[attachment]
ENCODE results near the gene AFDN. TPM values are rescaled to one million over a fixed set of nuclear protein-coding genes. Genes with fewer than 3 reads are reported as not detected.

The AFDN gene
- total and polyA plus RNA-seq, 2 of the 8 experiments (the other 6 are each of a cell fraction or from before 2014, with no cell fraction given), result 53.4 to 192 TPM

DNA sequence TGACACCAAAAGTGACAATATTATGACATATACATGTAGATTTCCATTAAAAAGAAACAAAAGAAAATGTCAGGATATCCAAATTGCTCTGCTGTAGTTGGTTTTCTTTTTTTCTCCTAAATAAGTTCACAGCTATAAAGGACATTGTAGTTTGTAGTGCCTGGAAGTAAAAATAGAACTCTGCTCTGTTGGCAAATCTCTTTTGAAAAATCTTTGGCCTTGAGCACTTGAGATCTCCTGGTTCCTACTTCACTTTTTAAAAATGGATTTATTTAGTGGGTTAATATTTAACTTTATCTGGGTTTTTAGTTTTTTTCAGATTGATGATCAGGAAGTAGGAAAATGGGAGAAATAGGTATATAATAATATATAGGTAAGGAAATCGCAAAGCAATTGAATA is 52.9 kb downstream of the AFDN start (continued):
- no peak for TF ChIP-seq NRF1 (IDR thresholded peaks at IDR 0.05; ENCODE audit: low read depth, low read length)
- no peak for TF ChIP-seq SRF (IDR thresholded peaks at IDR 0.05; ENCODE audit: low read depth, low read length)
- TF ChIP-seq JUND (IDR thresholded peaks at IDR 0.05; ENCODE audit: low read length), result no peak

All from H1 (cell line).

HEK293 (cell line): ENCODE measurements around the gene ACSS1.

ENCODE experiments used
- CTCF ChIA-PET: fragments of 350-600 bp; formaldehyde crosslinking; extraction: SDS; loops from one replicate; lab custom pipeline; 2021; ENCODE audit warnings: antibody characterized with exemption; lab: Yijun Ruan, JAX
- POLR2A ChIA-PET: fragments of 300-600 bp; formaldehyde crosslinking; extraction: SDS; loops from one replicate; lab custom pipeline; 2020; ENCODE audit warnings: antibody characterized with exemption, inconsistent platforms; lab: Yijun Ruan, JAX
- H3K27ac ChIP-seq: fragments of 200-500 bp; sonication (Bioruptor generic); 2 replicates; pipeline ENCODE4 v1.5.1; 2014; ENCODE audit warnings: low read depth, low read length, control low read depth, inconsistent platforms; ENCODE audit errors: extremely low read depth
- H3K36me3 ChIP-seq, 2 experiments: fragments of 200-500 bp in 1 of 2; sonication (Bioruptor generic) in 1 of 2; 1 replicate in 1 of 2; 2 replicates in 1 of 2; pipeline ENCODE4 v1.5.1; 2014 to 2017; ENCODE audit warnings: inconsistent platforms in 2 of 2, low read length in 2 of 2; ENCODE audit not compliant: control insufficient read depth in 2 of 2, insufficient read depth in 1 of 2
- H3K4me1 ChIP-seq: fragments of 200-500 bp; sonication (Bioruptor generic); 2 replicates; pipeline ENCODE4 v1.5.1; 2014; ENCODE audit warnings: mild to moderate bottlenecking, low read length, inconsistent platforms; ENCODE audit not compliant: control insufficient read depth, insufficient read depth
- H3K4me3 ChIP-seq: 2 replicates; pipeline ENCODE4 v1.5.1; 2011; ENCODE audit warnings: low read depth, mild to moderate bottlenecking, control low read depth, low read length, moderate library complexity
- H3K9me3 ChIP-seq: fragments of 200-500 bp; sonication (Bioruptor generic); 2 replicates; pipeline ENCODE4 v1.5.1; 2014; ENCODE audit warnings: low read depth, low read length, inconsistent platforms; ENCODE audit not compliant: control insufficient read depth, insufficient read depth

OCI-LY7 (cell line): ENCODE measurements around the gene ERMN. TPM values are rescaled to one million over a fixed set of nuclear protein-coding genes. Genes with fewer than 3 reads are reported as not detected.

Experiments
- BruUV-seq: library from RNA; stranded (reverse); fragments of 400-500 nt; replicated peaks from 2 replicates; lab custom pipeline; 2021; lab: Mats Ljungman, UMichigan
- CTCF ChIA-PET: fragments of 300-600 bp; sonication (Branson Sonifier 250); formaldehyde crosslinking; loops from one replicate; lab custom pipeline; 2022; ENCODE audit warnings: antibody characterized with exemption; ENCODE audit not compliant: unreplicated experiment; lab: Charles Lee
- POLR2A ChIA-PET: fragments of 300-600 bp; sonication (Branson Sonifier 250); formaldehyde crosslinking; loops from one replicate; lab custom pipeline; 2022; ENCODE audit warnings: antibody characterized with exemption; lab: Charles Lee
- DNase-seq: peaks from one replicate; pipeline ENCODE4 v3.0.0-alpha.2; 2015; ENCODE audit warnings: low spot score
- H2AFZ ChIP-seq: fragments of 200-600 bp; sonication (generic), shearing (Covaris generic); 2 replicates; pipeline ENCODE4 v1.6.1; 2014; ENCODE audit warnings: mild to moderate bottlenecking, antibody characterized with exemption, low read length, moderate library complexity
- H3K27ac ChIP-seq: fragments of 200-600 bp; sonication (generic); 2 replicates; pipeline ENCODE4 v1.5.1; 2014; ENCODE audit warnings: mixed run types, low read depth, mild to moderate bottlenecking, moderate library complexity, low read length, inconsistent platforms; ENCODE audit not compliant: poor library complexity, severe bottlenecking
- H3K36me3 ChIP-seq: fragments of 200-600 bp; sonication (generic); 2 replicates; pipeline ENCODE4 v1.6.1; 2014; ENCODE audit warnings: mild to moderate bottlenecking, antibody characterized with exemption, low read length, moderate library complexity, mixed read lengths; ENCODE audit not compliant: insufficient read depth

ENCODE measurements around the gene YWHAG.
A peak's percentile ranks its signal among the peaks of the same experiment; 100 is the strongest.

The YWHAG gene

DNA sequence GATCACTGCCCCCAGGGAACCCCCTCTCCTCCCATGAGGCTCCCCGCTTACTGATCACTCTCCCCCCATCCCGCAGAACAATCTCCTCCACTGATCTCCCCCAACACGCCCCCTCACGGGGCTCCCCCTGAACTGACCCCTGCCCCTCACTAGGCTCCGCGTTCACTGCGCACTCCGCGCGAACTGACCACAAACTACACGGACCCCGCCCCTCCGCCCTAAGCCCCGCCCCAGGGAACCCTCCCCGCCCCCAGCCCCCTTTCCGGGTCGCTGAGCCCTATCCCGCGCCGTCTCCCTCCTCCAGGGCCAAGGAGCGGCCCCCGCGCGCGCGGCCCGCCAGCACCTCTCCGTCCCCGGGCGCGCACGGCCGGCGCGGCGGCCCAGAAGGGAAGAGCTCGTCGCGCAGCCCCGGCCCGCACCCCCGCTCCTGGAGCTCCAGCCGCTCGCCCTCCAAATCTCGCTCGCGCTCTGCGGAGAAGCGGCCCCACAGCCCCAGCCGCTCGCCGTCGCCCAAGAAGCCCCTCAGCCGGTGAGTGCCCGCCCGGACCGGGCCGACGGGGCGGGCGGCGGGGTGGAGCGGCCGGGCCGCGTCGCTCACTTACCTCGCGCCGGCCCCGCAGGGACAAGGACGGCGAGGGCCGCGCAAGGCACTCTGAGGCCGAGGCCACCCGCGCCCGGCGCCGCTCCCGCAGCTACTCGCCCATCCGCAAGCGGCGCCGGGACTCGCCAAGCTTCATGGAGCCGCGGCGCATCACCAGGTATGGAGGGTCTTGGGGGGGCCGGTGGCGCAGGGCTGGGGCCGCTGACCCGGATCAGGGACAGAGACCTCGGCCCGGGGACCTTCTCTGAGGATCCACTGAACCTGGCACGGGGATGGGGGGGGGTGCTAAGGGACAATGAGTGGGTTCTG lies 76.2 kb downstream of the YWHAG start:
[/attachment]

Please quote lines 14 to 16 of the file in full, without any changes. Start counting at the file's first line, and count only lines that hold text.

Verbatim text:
- H3K36me3 ChIP-seq, 2 experiments: fragments of 200-500 bp in 1 of 2; sonication (Bioruptor generic) in 1 of 2; 1 replicate in 1 of 2; 2 replicates in 1 of 2; pipeline ENCODE4 v1.5.1; 2014 to 2017; ENCODE audit warnings: inconsistent platforms in 2 of 2, low read length in 2 of 2; ENCODE audit not compliant: control insufficient read depth in 2 of 2, insufficient read depth in 1 of 2
- H3K4me1 ChIP-seq: fragments of 200-500 bp; sonication (Bioruptor generic); 2 replicates; pipeline ENCODE4 v1.5.1; 2014; ENCODE audit warnings: mild to moderate bottlenecking, low read length, inconsistent platforms; ENCODE audit not compliant: control insufficient read depth, insufficient read depth
- H3K4me3 ChIP-seq: 2 replicates; pipeline ENCODE4 v1.5.1; 2011; ENCODE audit warnings: low read depth, mild to moderate bottlenecking, control low read depth, low read length, moderate library complexity